as the BILLS, dutifully on the counter, and the PEN
back in her TOOLBELT.

Finally, she opens the FRONT DOOR.

There is a BRICK WALL soldered into the frame. She
takes four steps back and crashes into the wall,
desperately grabbing for a handhold.

TOM pockets the small FLASHLIGHT, enters the LOBBY,
and leans against the wall beside her. His BLACK
BLANKET is draped over his shoulders.

TOM
That happened to me, too.

NANCY
My bike's out there.

TOM
You're worried about your bike?

NANCY
Why wouldn't I be?

OliverGrey
January 7th, 2014, 07:13 AM
Are the lights out the whole time? You did a good job writing descriptive things, but I don't think it could all be done through sound. I'm not sure where this is going, but I think it's a good start. It leaves the watcher/ reader wanted to know what's going on without making them just ask questions.
Overall I like what you have so far!

Staff Deployment
January 7th, 2014, 02:15 PM
"Pitch black" is misleading. It was in reference to the stage, but the set and characters are meant to be visible.

I'm glad you liked it.

escorial
January 7th, 2014, 04:43 PM
This was fantastic..descriptive, packed with information to take in and easy to follow..the first section Nancy was brilliant and although it's in scripts format of which I know zero about this for me was alive and real...Loved it SD

thepancreas11
January 10th, 2014, 09:06 PM
I'm up in the air about this piece.

It's a fantastic premise. You've got two complete strangers locked in a house of horrors, and all they did was come to help. I sense a theme coming.... You've already got your characters up on soapboxes, ready to deliver their sermons on the follies of humanity. It's an important thing for a thriller to have, a sense of morality underneath. Hitchcock would be proud. All of his pieces were commentaries on society, albeit as viewed through his cracked looking-glass.

Unfortunately, I think you fall short with the tension needed to make this a success. I understand you're trying to do that by way of the stage design and lighting, but I think you might be on the wrong track. The dialogue should drive the tension, the movement of the characters, little scary snippets that the clever observer will notice and tell all his friends. The clock is one of those things. We know from the very beginning that there's something amiss because the clock is wrong, but I wonder if the audience would know. You say there is no sign of the sunrise in the lighting on the stage, and there is no mention of the time anywhere else. Also, if it's dark in there, will the eye be drawn to this ominous omen? I think not. Then there's Tom snooping around. That part of the scene didn't really jump me out of my boots the way I wanted it to. The big let down here, though, is the way you end it. She's not exactly upset, is she? I don't know, maybe you're trying to make it a comedy or something, but if this is a true Stephen King goose-bumper, that last exchange has to go.

Maybe if I got to see scene 2 I would get a better picture (hint, hint; nudge, nudge). I would love to read on.

Charlaux
January 11th, 2014, 10:36 AM
I thought this was great, your stage directions were detailed but not excessive, after a while it stopped reading like a script and I could really visualise the scene. An interesting premise, it's like a combination of a Stephen King novel and a Hitchcock movie, and a bit like a dream. The idea of having things moving around on stage but separate to Nancy is one I really liked, and really offers chance to amp up the menace, and I was going to suggest having more of this perhaps in the other rooms before I remembered that it's just a first scene.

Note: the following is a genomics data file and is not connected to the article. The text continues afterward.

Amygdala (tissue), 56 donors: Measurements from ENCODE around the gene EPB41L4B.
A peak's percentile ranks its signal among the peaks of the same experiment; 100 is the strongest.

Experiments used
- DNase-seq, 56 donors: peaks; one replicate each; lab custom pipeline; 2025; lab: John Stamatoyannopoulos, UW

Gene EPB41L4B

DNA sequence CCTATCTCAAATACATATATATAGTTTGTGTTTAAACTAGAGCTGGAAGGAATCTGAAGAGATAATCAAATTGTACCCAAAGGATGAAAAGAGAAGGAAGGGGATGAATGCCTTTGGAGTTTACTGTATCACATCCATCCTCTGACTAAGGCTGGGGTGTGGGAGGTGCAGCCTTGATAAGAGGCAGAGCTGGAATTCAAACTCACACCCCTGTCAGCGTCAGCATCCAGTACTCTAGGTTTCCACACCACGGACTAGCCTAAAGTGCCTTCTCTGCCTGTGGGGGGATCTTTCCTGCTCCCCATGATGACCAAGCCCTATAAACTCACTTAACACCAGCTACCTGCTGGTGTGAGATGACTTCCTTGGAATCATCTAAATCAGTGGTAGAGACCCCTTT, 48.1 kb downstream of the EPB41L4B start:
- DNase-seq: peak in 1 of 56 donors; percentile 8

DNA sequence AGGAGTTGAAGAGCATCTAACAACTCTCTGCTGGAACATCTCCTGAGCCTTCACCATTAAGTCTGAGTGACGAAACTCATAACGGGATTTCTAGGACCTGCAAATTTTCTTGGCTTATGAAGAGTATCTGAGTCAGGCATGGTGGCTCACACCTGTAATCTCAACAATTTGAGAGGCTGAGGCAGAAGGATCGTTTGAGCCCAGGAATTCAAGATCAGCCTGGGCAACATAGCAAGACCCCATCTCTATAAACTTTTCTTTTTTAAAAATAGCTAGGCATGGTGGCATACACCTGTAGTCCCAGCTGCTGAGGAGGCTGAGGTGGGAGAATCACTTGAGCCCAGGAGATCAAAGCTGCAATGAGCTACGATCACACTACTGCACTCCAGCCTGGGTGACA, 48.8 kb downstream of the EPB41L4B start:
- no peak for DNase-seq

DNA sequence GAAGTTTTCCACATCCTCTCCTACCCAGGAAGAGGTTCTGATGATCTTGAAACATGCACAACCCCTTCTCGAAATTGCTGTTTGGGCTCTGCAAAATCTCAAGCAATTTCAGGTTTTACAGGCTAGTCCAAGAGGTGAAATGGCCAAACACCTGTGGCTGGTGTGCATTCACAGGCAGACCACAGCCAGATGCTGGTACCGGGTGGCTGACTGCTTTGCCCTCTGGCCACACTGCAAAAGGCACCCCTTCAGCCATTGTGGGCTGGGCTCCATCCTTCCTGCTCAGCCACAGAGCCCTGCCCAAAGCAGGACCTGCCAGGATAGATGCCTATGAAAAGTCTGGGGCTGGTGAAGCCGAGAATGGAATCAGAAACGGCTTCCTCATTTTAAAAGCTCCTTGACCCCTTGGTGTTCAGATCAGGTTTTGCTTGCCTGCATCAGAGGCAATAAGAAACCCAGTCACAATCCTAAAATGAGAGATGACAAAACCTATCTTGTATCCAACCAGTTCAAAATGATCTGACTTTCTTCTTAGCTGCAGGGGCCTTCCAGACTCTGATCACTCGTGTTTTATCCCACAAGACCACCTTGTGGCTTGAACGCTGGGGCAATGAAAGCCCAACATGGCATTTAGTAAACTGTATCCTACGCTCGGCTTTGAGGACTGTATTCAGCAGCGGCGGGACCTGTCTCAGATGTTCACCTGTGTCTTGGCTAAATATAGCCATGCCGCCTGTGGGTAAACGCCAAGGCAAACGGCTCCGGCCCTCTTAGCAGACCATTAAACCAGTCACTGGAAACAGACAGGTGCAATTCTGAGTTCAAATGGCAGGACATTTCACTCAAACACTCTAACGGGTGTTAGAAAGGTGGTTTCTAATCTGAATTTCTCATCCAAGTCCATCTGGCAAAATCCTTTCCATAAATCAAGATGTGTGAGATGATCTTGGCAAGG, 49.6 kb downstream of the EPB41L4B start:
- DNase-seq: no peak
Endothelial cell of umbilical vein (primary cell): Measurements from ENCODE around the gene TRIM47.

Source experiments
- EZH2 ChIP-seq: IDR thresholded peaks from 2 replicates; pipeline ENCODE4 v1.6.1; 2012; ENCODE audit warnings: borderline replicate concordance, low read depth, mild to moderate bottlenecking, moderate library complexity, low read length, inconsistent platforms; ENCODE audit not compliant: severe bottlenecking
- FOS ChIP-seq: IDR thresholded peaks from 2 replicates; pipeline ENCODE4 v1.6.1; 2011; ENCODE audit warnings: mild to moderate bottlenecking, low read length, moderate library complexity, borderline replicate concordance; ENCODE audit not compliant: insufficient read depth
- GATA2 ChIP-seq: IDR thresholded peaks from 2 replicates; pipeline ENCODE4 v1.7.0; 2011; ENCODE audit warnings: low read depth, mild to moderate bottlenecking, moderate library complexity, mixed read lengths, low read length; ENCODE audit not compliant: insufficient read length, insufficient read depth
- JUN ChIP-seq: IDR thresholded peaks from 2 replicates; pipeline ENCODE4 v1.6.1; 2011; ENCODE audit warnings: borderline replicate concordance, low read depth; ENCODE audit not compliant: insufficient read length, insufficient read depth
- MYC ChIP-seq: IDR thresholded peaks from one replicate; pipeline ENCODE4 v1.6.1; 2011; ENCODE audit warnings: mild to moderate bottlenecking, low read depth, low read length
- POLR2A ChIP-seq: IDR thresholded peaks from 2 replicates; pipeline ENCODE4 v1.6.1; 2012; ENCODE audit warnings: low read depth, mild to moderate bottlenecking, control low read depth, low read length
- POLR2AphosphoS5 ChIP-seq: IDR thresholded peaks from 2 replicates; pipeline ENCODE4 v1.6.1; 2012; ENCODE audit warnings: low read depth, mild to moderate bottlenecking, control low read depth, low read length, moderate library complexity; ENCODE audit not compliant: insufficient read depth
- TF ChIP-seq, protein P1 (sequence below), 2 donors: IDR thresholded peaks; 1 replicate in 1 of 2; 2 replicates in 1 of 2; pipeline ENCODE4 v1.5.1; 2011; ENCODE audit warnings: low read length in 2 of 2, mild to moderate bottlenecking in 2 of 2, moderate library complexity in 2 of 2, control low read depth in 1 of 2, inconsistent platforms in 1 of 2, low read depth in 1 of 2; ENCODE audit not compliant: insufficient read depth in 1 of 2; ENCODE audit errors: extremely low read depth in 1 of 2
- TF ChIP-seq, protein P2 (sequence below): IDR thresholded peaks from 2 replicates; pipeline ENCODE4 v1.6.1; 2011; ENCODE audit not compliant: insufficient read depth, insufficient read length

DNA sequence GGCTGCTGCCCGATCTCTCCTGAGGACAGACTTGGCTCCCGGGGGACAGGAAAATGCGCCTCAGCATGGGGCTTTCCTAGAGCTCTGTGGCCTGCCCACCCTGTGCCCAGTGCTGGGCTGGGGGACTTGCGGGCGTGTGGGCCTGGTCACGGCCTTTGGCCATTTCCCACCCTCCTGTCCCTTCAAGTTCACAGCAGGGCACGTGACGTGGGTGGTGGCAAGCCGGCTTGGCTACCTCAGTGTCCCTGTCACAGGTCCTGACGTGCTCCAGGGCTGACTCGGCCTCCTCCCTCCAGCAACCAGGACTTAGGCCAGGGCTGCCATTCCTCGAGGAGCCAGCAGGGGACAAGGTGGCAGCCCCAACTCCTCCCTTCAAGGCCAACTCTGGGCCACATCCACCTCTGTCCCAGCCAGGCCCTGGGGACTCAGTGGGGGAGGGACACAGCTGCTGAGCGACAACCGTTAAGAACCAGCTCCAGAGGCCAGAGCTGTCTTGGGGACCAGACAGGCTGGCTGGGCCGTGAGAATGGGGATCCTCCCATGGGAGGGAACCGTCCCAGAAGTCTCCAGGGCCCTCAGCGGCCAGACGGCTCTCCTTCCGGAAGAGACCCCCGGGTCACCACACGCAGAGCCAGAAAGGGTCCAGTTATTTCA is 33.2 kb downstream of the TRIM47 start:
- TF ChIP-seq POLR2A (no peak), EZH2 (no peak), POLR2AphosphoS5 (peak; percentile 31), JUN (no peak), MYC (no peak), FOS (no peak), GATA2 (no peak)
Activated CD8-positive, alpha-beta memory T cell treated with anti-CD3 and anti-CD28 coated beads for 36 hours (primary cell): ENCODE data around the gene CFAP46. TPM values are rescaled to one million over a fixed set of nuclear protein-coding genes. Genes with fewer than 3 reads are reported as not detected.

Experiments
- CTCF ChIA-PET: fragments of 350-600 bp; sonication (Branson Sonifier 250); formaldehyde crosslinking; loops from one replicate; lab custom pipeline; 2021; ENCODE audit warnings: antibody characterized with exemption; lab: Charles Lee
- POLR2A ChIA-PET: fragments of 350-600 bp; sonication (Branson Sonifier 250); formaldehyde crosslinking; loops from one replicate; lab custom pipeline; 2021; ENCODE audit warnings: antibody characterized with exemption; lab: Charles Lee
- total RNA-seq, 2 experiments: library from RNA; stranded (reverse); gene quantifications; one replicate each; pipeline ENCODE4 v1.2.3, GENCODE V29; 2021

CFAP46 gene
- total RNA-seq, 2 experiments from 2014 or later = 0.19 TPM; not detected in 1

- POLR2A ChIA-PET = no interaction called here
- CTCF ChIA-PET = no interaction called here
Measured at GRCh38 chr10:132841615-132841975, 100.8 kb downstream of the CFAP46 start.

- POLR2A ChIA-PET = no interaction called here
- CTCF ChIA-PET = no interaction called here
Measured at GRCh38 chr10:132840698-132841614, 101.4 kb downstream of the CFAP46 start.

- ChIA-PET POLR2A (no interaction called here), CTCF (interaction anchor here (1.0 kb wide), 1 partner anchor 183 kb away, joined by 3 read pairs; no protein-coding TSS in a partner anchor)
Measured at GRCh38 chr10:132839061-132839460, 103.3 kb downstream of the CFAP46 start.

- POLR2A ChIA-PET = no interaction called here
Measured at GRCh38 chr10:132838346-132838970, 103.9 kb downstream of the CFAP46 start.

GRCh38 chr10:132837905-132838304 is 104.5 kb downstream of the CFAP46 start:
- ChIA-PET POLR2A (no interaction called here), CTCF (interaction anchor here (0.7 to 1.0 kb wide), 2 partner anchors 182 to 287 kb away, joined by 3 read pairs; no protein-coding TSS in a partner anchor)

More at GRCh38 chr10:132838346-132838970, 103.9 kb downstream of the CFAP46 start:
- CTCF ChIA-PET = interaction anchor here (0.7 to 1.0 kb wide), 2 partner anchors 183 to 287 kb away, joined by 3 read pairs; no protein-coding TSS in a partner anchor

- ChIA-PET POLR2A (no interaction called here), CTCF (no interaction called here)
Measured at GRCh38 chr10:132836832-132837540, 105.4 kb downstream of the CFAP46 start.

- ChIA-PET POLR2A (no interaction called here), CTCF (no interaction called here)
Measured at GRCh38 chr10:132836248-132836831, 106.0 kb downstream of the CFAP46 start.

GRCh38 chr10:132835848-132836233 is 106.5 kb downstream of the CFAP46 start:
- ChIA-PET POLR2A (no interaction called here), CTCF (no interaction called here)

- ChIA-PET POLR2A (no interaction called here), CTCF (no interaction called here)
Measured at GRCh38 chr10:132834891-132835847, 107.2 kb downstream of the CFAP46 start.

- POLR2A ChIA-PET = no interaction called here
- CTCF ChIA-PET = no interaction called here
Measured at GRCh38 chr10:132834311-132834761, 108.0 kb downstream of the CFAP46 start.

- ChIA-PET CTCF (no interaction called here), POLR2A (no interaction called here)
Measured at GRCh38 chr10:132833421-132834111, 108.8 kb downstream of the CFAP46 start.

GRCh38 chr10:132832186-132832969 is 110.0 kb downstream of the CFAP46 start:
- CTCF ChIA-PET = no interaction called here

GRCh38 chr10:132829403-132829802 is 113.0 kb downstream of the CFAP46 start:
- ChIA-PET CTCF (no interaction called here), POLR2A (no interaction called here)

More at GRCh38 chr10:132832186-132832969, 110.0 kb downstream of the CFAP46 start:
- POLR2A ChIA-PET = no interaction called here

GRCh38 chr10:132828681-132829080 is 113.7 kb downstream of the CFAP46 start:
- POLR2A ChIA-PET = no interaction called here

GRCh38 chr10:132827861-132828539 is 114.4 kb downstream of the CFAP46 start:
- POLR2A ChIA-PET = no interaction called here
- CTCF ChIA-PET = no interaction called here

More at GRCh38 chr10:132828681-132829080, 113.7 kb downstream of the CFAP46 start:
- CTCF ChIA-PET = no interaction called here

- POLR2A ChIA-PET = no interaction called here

One nit is, I think, a combination of the title and the set up. Calling it Hotel Horror plants all sorts of genre expectations - which prove pretty accurate. I think if you slotted in a few hints about what has happened, maybe in the lobby (Nancy might not even have to see them, as she does seem like the sensible sort of girl who would actually call it a day and go home if there was something very obviously creepy...), to pose some mysteries, uneasy thoughts and questions at the beginning because at the moment this is very much the pattern of most horror films - go through, gradual build of suspense. I think a few spikes of mystery at the beginning could set this apart.

Yfig
March 18th, 2014, 01:05 PM
is furvently = fervently ?
Is the formating a theater one or cinema one ?
I think "ACT" is for theater and "sequence" for movies ?
"Ajar" isn'it for car doors ? Forgive me if you use it also for houses !

A lot of vocabulary I do not understand ... like 'cringe' 'prohibitively cramped space' 'billow' 'fumbles' ...... a s o
So I used a translator. I am not fan of translators because they allways make big mistakes ... but ... "what else" would say Georges ?

OK ! so, I red it all. half in english half in french. I was right, the translator makes many errors.

Hum ! Sorry but I did not get fear ! is this a pastiche ?
Or maybe this kind of text (script) is a bit obsolet ? I mean ... too many times done (hope you understand) ?
I personnaly fight for originality, I do not like plagiat or remake.
That's why you should not take really care of my comments because you may have a very opposite point of vew and I respect it.

I encourage you to continue, to go till the end because my opinion is minor and you will get a huge experience in writing it fully.
Courage ! :)

Whosthatboy305
September 19th, 2014, 10:58 PM
Super good

JamesR
October 11th, 2014, 10:05 PM
Hitchcock would be proud. Your script delivers new life into the dying horror-mystery genre. It takes more creativity to get this genre going and you have provided it. I like the eery premise.